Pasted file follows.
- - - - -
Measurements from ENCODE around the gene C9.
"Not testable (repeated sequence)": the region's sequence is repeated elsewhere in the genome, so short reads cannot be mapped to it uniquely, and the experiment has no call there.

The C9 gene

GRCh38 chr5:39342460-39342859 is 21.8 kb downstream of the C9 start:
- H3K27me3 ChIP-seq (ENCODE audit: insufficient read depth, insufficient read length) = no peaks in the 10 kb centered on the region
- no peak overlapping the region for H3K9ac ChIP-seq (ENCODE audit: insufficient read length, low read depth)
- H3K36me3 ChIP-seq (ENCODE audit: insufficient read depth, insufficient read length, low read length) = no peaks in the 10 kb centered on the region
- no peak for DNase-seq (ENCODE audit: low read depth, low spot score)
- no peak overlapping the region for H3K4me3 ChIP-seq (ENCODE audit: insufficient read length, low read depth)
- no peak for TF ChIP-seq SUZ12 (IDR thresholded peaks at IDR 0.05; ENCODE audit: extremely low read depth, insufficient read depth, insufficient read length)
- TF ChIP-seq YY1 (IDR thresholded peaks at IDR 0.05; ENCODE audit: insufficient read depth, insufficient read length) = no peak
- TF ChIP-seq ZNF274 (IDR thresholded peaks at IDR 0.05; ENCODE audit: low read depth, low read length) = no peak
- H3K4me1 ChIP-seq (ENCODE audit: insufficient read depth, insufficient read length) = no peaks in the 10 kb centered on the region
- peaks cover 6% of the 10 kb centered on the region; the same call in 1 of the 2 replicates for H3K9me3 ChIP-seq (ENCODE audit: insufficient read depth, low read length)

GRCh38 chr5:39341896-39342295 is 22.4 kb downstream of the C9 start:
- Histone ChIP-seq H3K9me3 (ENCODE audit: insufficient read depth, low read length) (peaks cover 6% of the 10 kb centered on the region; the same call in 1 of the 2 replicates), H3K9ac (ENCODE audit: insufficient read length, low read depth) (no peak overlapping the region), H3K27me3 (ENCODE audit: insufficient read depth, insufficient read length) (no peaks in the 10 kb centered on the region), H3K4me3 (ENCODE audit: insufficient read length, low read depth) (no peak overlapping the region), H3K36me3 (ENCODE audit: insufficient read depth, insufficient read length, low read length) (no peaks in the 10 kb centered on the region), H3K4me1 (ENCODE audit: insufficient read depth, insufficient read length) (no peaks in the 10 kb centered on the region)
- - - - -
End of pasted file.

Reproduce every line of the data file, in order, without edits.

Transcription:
Measurements from ENCODE around the gene C9.
"Not testable (repeated sequence)": the region's sequence is repeated elsewhere in the genome, so short reads cannot be mapped to it uniquely, and the experiment has no call there.

The C9 gene

GRCh38 chr5:39342460-39342859 is 21.8 kb downstream of the C9 start:
- H3K27me3 ChIP-seq (ENCODE audit: insufficient read depth, insufficient read length) = no peaks in the 10 kb centered on the region
- no peak overlapping the region for H3K9ac ChIP-seq (ENCODE audit: insufficient read length, low read depth)
- H3K36me3 ChIP-seq (ENCODE audit: insufficient read depth, insufficient read length, low read length) = no peaks in the 10 kb centered on the region
- no peak for DNase-seq (ENCODE audit: low read depth, low spot score)
- no peak overlapping the region for H3K4me3 ChIP-seq (ENCODE audit: insufficient read length, low read depth)
- no peak for TF ChIP-seq SUZ12 (IDR thresholded peaks at IDR 0.05; ENCODE audit: extremely low read depth, insufficient read depth, insufficient read length)
- TF ChIP-seq YY1 (IDR thresholded peaks at IDR 0.05; ENCODE audit: insufficient read depth, insufficient read length) = no peak
- TF ChIP-seq ZNF274 (IDR thresholded peaks at IDR 0.05; ENCODE audit: low read depth, low read length) = no peak
- H3K4me1 ChIP-seq (ENCODE audit: insufficient read depth, insufficient read length) = no peaks in the 10 kb centered on the region
- peaks cover 6% of the 10 kb centered on the region; the same call in 1 of the 2 replicates for H3K9me3 ChIP-seq (ENCODE audit: insufficient read depth, low read length)

GRCh38 chr5:39341896-39342295 is 22.4 kb downstream of the C9 start:
- Histone ChIP-seq H3K9me3 (ENCODE audit: insufficient read depth, low read length) (peaks cover 6% of the 10 kb centered on the region; the same call in 1 of the 2 replicates), H3K9ac (ENCODE audit: insufficient read length, low read depth) (no peak overlapping the region), H3K27me3 (ENCODE audit: insufficient read depth, insufficient read length) (no peaks in the 10 kb centered on the region), H3K4me3 (ENCODE audit: insufficient read length, low read depth) (no peak overlapping the region), H3K36me3 (ENCODE audit: insufficient read depth, insufficient read length, low read length) (no peaks in the 10 kb centered on the region), H3K4me1 (ENCODE audit: insufficient read depth, insufficient read length) (no peaks in the 10 kb centered on the region)